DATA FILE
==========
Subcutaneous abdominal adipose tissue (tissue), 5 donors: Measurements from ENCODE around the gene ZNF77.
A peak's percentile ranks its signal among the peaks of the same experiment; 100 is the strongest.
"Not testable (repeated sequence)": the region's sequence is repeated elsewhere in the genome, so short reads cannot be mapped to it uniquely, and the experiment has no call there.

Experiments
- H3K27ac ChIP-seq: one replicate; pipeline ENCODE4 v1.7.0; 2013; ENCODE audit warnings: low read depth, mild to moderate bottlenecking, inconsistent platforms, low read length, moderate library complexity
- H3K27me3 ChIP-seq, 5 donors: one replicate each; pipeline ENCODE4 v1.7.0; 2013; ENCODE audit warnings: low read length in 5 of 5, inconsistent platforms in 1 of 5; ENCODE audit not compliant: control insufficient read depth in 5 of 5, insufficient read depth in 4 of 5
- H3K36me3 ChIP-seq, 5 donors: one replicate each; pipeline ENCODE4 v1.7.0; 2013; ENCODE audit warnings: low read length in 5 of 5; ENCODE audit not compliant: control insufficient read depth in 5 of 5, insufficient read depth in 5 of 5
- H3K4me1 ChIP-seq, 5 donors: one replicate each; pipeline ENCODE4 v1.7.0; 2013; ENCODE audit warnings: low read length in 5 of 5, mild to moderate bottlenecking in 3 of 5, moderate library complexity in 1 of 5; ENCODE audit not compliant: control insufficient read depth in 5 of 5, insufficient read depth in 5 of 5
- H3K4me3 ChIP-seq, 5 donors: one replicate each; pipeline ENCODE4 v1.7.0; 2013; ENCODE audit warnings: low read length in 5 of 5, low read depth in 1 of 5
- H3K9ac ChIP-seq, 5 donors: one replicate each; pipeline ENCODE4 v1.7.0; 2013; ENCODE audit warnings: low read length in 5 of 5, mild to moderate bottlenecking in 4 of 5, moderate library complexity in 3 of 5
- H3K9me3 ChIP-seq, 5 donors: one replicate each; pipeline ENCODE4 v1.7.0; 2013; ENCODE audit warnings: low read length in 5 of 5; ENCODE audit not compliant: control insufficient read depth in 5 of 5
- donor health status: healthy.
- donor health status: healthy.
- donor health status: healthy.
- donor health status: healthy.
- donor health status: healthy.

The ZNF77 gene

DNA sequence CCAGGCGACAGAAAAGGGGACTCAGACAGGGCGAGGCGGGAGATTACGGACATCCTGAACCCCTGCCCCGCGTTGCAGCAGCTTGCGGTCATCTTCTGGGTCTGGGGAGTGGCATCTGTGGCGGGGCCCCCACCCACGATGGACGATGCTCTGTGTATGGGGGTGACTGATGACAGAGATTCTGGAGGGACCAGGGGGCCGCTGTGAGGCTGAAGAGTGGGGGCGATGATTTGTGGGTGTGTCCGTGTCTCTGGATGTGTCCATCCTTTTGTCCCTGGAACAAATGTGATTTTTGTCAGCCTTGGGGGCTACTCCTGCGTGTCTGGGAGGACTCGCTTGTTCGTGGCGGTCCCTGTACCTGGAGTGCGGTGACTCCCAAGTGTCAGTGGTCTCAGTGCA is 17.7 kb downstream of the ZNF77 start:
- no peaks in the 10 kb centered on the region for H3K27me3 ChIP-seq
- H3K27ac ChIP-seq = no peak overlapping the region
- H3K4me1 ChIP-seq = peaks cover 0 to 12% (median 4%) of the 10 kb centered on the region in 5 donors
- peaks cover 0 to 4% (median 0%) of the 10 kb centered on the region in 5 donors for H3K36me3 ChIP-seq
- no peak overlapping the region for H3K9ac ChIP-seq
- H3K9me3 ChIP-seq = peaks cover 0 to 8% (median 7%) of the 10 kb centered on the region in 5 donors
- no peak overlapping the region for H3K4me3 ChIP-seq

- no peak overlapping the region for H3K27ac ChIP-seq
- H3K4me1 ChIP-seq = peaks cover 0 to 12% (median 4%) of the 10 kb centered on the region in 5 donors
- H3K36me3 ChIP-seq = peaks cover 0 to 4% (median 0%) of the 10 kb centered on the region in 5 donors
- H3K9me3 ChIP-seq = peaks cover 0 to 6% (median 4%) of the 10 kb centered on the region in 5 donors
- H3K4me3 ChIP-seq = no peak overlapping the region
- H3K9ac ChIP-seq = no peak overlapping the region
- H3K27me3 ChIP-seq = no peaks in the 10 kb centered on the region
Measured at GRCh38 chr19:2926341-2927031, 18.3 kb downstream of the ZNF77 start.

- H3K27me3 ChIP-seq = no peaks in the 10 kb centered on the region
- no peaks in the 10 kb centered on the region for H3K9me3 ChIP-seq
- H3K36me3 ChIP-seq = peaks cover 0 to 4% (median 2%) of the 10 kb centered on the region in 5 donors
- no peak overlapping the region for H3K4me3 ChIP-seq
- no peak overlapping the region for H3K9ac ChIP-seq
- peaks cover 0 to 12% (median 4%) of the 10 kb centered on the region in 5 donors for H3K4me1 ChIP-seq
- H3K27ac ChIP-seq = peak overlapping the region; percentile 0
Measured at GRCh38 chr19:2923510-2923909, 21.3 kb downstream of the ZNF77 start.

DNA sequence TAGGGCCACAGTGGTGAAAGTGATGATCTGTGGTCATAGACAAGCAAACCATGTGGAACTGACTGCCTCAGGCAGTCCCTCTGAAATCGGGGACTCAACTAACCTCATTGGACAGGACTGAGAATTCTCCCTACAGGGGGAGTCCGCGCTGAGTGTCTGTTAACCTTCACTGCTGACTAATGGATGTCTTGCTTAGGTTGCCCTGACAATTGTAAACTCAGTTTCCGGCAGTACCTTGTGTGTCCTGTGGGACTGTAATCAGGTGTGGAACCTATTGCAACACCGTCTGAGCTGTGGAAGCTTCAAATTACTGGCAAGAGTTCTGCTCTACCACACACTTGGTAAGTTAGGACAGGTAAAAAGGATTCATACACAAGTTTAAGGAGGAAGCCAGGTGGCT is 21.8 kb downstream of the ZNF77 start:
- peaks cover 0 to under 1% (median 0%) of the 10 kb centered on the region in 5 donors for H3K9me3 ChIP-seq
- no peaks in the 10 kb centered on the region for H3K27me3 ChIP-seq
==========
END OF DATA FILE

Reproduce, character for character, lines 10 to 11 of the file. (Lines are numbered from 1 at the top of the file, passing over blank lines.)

- H3K9ac ChIP-seq, 5 donors: one replicate each; pipeline ENCODE4 v1.7.0; 2013; ENCODE audit warnings: low read length in 5 of 5, mild to moderate bottlenecking in 4 of 5, moderate library complexity in 3 of 5
- H3K9me3 ChIP-seq, 5 donors: one replicate each; pipeline ENCODE4 v1.7.0; 2013; ENCODE audit warnings: low read length in 5 of 5; ENCODE audit not compliant: control insufficient read depth in 5 of 5